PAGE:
In Naomi Gerstel and Natalia Sarkisian’s published study “The Color of Family Ties: Race, Class, Gender, and Extended Family Involvement,” which appeared in Stephanie Coontz’s American Families: A Multicultural Reader, Gerstel and Sarkisian present their professional opinions of the popular belief in America that White families have stronger kinship ties than those of minority families, namely Black and Latino/a. Gerstel and Sarkisian are professors of sociology at the University of Massachusetts, Amherst, and at Boston College, respectively; they are also highly acclaimed researchers, publishers, and experts surrounding the sociologic aspects of families, gender, and employment. In “The Color of Family Ties,” the authors Gerstel and Sarkisian argue that a family’s social economic class holds a greater influence on the closeness of its relationships than its ethnicity. The authors accomplish this using an approach that can be paralleled to Galileo’s letter to the Grand Duchess Christina refuting the 16th century false common claim of geocentricism: a brief description of the “false” theory being confronted followed with the suggestion of a novel concept or understanding which contradicts the previously misled concept, backed by supporting evidential research with relevant explanations that untangle the numbers and connect them to the original rebuttal, concluded with a more personal passage that defines and muses about the various real-world applications and significance of the new findings.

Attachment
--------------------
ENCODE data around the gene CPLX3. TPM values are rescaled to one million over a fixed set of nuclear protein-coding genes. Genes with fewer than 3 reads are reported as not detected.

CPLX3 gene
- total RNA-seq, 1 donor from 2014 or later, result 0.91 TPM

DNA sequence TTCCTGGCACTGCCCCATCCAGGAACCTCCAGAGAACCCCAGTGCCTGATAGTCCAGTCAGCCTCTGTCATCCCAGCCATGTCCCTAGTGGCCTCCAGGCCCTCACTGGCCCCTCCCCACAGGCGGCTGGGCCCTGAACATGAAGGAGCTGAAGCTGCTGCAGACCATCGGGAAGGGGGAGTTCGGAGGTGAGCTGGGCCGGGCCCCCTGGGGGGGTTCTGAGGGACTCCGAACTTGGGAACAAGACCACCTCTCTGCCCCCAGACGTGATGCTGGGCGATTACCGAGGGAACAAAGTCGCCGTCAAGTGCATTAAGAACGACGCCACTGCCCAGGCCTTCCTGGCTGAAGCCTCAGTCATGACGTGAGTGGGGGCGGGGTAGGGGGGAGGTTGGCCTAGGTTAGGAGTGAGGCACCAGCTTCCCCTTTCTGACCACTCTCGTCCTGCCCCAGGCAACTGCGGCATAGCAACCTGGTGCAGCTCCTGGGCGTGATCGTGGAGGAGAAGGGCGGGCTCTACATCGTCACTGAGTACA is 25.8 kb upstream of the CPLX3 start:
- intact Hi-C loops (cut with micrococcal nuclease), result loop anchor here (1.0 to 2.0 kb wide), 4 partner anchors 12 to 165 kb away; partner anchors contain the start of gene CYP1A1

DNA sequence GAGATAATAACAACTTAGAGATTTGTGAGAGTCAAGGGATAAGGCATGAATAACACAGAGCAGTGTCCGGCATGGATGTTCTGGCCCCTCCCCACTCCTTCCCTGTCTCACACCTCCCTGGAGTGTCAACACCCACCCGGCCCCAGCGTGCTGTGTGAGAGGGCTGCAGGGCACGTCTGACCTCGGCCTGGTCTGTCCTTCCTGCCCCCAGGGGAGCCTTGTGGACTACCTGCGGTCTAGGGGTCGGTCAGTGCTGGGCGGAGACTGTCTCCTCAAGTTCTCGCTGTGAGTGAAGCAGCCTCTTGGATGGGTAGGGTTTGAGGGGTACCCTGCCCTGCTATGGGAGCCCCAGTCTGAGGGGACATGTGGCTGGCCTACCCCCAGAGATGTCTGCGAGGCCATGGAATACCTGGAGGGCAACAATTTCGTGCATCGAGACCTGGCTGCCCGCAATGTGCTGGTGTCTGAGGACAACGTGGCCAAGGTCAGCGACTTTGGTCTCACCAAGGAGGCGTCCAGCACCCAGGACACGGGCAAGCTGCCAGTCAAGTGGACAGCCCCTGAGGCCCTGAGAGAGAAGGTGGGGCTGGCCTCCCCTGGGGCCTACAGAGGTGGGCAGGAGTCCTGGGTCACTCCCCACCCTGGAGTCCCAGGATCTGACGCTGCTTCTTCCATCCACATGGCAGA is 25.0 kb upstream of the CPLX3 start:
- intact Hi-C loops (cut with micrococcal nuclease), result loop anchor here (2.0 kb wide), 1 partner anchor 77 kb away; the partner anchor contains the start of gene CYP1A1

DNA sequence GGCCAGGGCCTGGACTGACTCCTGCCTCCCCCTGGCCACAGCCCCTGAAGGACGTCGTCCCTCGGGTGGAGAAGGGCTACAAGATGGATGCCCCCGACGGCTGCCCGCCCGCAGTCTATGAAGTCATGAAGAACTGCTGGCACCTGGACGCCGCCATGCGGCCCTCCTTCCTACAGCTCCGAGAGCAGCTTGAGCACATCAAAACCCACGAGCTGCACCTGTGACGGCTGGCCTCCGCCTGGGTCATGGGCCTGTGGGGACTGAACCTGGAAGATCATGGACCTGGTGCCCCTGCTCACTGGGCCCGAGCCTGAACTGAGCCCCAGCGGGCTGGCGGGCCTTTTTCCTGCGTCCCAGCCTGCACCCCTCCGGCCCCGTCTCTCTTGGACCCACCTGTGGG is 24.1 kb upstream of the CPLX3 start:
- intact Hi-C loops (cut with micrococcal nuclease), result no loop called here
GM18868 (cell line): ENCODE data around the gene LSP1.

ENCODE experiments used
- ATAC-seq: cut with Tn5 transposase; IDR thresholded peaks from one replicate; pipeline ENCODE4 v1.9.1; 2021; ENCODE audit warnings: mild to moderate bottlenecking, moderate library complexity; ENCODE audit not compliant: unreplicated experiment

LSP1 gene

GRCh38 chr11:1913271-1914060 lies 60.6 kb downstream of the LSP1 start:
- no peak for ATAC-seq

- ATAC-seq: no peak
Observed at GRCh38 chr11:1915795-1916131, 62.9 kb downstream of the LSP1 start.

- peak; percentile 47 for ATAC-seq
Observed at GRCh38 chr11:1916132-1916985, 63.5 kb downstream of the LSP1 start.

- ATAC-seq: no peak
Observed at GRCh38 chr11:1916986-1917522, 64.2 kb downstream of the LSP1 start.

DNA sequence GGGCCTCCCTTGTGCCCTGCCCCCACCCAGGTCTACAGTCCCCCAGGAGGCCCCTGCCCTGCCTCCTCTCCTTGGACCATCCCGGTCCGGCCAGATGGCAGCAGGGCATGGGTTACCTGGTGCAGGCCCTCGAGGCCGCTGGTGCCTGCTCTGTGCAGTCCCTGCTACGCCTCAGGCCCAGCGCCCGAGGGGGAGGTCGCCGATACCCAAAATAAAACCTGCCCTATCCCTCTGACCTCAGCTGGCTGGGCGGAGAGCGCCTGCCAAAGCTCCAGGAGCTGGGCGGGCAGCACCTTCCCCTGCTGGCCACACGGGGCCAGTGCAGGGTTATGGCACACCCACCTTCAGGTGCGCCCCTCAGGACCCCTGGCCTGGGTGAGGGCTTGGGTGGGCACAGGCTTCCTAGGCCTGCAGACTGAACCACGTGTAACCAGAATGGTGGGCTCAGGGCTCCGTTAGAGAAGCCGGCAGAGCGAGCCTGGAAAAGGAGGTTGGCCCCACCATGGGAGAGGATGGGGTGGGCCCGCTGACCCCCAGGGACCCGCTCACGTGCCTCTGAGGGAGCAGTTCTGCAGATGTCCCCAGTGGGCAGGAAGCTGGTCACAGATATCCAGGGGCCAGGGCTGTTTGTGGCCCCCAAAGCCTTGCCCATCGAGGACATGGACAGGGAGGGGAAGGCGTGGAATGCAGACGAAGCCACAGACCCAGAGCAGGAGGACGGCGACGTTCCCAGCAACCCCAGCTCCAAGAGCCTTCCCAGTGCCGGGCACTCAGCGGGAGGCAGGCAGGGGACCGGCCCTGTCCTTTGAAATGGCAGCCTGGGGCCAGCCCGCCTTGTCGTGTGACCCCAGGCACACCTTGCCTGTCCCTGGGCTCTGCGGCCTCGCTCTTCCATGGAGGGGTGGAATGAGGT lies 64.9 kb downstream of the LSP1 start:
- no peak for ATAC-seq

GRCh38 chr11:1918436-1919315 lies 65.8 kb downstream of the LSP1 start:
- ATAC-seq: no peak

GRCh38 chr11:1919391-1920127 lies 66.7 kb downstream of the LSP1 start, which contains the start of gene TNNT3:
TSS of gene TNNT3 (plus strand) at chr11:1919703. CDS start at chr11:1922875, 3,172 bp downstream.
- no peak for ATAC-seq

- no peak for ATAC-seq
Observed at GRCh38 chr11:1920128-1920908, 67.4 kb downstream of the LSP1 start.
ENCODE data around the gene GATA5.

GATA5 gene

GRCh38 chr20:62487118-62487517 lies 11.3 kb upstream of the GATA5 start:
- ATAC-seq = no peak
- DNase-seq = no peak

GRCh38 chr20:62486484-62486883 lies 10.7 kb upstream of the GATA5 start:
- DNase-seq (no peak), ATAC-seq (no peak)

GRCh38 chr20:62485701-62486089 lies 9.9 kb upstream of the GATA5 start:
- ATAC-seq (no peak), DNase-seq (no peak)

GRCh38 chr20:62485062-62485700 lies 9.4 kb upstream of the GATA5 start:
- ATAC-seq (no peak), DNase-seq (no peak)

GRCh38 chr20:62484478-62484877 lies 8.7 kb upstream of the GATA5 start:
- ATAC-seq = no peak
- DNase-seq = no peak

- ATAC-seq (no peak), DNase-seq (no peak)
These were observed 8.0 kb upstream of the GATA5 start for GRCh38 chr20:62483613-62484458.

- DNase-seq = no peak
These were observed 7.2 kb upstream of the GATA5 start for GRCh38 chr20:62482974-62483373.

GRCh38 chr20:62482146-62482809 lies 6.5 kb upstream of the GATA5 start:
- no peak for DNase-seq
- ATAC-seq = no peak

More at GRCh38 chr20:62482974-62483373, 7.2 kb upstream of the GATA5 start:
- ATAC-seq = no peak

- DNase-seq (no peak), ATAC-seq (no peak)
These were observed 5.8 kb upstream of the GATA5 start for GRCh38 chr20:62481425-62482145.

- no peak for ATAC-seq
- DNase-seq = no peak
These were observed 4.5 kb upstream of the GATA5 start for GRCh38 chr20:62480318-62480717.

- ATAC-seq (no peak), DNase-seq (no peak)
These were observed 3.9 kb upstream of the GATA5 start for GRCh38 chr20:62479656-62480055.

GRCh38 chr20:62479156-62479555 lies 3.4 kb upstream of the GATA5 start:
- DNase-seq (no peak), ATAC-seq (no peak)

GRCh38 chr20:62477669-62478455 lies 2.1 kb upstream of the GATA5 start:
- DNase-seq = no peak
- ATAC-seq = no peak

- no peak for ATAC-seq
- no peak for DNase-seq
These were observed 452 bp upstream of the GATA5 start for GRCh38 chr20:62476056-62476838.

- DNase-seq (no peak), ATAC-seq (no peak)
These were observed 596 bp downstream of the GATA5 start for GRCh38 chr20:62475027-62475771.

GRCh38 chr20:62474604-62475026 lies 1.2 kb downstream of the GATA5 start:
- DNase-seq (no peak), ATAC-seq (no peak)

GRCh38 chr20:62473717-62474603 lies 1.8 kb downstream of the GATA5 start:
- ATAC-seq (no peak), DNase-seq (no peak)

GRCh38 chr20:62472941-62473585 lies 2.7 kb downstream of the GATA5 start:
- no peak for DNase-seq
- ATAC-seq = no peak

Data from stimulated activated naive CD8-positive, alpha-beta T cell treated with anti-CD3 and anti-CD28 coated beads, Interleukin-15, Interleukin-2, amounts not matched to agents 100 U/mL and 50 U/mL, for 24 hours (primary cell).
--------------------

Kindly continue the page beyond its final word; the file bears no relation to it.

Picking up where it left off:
Gerstel and Sarkisian begin their argument by examining the idea and definition of “family” itself and explain that a different family structure does not necessarily mean a weaker family structure. Here, the authors examine the general differences in family experiences between the majority race/ethnic group and minority races/ethnic groups. They believe that when social commentators and politicians deliberate about topics such as this regarding family responsibilities and...
Please join StudyMode to read the full document